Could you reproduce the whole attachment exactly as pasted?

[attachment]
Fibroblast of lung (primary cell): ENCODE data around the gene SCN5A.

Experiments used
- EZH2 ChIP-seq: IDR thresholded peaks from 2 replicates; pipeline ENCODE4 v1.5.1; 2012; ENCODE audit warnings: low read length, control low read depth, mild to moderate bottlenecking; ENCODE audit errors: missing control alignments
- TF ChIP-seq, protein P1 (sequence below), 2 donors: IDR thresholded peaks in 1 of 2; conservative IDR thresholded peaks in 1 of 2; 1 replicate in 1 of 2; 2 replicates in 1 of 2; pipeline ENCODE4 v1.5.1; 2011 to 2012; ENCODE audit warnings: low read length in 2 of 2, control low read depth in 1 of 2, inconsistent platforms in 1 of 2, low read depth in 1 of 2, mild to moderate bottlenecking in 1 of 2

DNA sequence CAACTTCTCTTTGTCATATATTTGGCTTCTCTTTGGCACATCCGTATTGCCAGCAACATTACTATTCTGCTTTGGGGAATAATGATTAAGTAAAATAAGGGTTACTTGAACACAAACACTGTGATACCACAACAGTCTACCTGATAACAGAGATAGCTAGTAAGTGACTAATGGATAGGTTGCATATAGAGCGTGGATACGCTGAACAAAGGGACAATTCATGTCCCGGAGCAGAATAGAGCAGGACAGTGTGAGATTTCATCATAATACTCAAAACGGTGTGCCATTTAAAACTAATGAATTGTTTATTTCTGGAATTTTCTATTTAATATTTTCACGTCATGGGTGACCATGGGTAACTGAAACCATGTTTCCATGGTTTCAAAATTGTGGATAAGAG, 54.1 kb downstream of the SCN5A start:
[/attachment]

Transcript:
Fibroblast of lung (primary cell): ENCODE data around the gene SCN5A.

Experiments used
- EZH2 ChIP-seq: IDR thresholded peaks from 2 replicates; pipeline ENCODE4 v1.5.1; 2012; ENCODE audit warnings: low read length, control low read depth, mild to moderate bottlenecking; ENCODE audit errors: missing control alignments
- TF ChIP-seq, protein P1 (sequence below), 2 donors: IDR thresholded peaks in 1 of 2; conservative IDR thresholded peaks in 1 of 2; 1 replicate in 1 of 2; 2 replicates in 1 of 2; pipeline ENCODE4 v1.5.1; 2011 to 2012; ENCODE audit warnings: low read length in 2 of 2, control low read depth in 1 of 2, inconsistent platforms in 1 of 2, low read depth in 1 of 2, mild to moderate bottlenecking in 1 of 2

DNA sequence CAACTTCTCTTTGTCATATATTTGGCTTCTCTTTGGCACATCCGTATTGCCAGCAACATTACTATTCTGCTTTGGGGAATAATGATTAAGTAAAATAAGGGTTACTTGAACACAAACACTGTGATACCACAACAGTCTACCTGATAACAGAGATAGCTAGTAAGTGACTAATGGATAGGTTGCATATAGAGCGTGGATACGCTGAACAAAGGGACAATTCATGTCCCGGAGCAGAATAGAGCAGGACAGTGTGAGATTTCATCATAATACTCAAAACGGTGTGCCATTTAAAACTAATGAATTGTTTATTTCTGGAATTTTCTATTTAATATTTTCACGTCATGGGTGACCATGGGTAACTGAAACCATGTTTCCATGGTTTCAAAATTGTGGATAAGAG, 54.1 kb downstream of the SCN5A start: